Message 9 of 14 , Sep 20, 2008
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                      There was one, lone Snow Goose at Weed Lake this morning, visible
                      through the increasing heat waves, sitting on the far north shore as
                      seen from the south end (Glenmore Trail).

                      Simone Marler was scoping the shorebirds on the mudflats accessible from
                      the south end when I arrived, and between the two of us we found ten
                      species: American Golden-plover (1), Black-bellied Plover (40),
                      Semipalmated Plover (5), Wilson's Snipe (1), Long-billed Dowitcher
                      (about 100 including distant flocks flying around), Greater Yellowlegs
                      (3), Lesser Yellowlegs (30), Sanderling (2), Semipalmated Sandpiper (1),
                      and Baird's Sandpiper (25). Some other birds of interest were
                      Pied-billed, Horned and Eared Grebes, Peregrine Falcon (1 adult) scaring
                      up the shorebirds, Marsh Wren, Common Yellowthroat, Lapland Longspurs
                      flying over, and (seen by Simone) a Vesper Sparrow.

                      Good birding,

                      Bill Wilson
                      Calgary
                    • Blaine Marler
                      Not only the Killdeer, but also Semipalmated Plover (4), which were peeking out over mudholes, and keeping company with a couple of Baird s Sandpipers. If it
                      Message 10 of 14 , Sep 21, 2008
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                        Not only the Killdeer, but also Semipalmated Plover (4), which were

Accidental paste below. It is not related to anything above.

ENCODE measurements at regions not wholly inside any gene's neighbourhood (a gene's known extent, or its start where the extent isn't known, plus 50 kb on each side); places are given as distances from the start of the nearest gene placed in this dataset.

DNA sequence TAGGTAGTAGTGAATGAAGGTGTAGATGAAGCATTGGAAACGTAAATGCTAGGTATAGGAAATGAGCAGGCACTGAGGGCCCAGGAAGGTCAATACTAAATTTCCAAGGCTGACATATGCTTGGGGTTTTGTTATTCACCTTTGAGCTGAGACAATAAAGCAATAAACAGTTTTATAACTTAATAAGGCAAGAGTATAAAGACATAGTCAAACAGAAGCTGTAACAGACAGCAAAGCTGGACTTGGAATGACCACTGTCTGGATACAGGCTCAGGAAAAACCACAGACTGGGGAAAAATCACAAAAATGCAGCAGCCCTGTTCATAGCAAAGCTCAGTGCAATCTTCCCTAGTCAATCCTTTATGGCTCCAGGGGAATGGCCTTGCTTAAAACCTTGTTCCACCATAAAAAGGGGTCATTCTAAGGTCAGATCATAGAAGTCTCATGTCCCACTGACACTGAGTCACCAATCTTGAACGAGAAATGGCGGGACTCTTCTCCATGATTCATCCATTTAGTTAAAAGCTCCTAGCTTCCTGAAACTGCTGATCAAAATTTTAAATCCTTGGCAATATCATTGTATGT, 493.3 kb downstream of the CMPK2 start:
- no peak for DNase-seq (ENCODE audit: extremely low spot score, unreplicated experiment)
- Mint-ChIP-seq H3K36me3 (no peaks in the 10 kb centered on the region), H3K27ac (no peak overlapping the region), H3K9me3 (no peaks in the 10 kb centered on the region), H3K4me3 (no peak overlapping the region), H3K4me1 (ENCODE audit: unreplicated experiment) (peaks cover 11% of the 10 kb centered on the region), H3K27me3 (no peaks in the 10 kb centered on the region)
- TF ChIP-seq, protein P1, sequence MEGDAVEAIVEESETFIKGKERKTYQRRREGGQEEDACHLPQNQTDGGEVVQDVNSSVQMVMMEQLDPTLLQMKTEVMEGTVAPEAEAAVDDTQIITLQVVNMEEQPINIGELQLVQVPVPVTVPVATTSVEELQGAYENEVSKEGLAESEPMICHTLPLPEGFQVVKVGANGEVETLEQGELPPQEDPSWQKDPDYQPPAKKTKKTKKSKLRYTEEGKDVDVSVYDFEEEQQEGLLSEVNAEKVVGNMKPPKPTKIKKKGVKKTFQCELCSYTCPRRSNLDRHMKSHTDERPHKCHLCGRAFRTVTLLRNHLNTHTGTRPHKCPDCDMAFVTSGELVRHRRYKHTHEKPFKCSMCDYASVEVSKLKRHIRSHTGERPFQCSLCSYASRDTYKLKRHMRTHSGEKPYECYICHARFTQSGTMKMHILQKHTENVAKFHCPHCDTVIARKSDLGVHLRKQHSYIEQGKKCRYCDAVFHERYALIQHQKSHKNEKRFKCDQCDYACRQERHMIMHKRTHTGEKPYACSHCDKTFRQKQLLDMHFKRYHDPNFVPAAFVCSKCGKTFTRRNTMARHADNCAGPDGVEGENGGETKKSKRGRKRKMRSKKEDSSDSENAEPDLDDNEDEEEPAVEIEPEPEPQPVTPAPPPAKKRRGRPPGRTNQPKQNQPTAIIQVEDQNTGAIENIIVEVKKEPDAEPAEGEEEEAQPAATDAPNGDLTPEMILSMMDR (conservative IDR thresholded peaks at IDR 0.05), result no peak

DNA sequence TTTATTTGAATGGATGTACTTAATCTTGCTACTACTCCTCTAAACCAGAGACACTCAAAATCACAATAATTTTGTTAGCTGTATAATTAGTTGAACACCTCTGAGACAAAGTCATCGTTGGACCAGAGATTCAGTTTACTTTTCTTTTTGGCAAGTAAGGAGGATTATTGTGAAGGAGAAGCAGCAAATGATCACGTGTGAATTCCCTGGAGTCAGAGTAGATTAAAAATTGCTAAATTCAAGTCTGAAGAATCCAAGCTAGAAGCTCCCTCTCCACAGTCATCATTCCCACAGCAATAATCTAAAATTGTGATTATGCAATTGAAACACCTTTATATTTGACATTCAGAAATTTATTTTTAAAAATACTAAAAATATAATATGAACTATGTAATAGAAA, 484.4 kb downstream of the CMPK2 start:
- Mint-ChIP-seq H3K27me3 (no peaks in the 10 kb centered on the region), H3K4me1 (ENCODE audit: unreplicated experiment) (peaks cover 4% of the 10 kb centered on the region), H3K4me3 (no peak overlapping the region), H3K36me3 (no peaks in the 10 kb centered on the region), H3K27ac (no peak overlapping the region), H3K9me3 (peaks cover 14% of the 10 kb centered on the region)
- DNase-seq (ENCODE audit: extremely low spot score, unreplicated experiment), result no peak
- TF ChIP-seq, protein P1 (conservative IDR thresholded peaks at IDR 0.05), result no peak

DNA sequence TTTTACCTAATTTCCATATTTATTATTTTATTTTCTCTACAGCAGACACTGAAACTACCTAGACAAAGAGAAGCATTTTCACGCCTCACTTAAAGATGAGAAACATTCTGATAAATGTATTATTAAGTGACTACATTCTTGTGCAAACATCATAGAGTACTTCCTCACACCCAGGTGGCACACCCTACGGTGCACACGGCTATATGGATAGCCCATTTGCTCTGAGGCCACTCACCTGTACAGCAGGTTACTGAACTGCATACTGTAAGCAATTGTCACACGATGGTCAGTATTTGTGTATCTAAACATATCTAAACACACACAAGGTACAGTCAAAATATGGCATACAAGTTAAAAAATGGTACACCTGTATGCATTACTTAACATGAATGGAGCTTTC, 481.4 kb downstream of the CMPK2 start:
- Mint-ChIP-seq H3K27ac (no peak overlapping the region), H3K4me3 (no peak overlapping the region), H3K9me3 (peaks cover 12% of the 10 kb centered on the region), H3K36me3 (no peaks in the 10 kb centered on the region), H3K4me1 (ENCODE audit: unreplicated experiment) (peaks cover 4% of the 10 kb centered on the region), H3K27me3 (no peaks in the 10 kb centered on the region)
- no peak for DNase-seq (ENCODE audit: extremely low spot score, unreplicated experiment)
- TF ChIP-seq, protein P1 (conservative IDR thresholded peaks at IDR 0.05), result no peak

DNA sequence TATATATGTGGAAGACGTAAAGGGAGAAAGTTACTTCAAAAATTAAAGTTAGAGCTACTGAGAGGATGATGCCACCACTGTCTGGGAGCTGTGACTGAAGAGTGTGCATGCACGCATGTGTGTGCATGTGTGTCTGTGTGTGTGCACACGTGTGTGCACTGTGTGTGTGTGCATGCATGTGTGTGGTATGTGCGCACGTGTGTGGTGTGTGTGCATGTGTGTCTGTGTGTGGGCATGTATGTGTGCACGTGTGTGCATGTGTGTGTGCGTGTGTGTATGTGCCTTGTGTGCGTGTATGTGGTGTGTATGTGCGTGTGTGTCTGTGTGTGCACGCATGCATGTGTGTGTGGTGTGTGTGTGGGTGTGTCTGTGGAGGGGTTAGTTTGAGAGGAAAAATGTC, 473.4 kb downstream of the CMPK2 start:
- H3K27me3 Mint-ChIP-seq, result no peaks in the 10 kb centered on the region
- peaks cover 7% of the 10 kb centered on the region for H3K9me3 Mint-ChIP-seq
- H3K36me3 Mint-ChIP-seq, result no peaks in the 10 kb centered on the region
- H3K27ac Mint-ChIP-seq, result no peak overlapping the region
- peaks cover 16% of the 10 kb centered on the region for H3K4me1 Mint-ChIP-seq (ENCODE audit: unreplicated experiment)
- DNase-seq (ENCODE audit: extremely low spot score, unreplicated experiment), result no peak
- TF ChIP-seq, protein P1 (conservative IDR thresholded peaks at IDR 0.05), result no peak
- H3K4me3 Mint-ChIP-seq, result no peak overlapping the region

peeking out over mudholes, and keeping company with a couple of
                        Baird's Sandpipers. If it hadn't been for Bill, the Marsh Wren that
                        parked on a reed just behind me would have gone unnoticed. Team
                        effort for sure.

                        Have fun out there.

                        Simone

                        On 20-Sep-08, at 8:27 PM, William J. F. Wilson wrote:

                        > There was one, lone Snow Goose at Weed Lake this morning, visible
                        > through the increasing heat waves, sitting on the far north shore as
                        > seen from the south end (Glenmore Trail).
                        >
                        > Simone Marler was scoping the shorebirds on the mudflats accessible
                        > from
                        > the south end when I arrived, and between the two of us we found ten
                        > species: American Golden-plover (1), Black-bellied Plover (40),
                        > Semipalmated Plover (5), Wilson's Snipe (1), Long-billed Dowitcher
                        > (about 100 including distant flocks flying around), Greater Yellowlegs
                        > (3), Lesser Yellowlegs (30), Sanderling (2), Semipalmated Sandpiper
                        > (1),
                        > and Baird's Sandpiper (25). Some other birds of interest were
                        > Pied-billed, Horned and Eared Grebes, Peregrine Falcon (1 adult)
                        > scaring
                        > up the shorebirds, Marsh Wren, Common Yellowthroat, Lapland Longspurs
                        > flying over, and (seen by Simone) a Vesper Sparrow.
                        >
                        > Good birding,
                        >
                        > Bill Wilson
                        > Calgary
                        >
                        >



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                      • Andrew Slater
                        An American Golden Plover was still at the south end of Langdon Reservoir this morning, together with 16 Black-Bellied Plovers, 100 Lesser Yellowlegs, 360
                        Message 11 of 14 , Oct 6, 2009
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                          An American Golden Plover was still at the south end of Langdon Reservoir this morning, together with 16 Black-Bellied Plovers, 100 Lesser Yellowlegs, 360 Long-billed Dowitchers and small numbers of Greater Yellowlegs and Pectoral Sandpipers. The sparrows in the bushes included a Dark-eyed Junco in addition to several of those noted by Hank on May 1, and a single Marsh Wren was still skulking in the reeds.

                          Andrew Slater, Calgary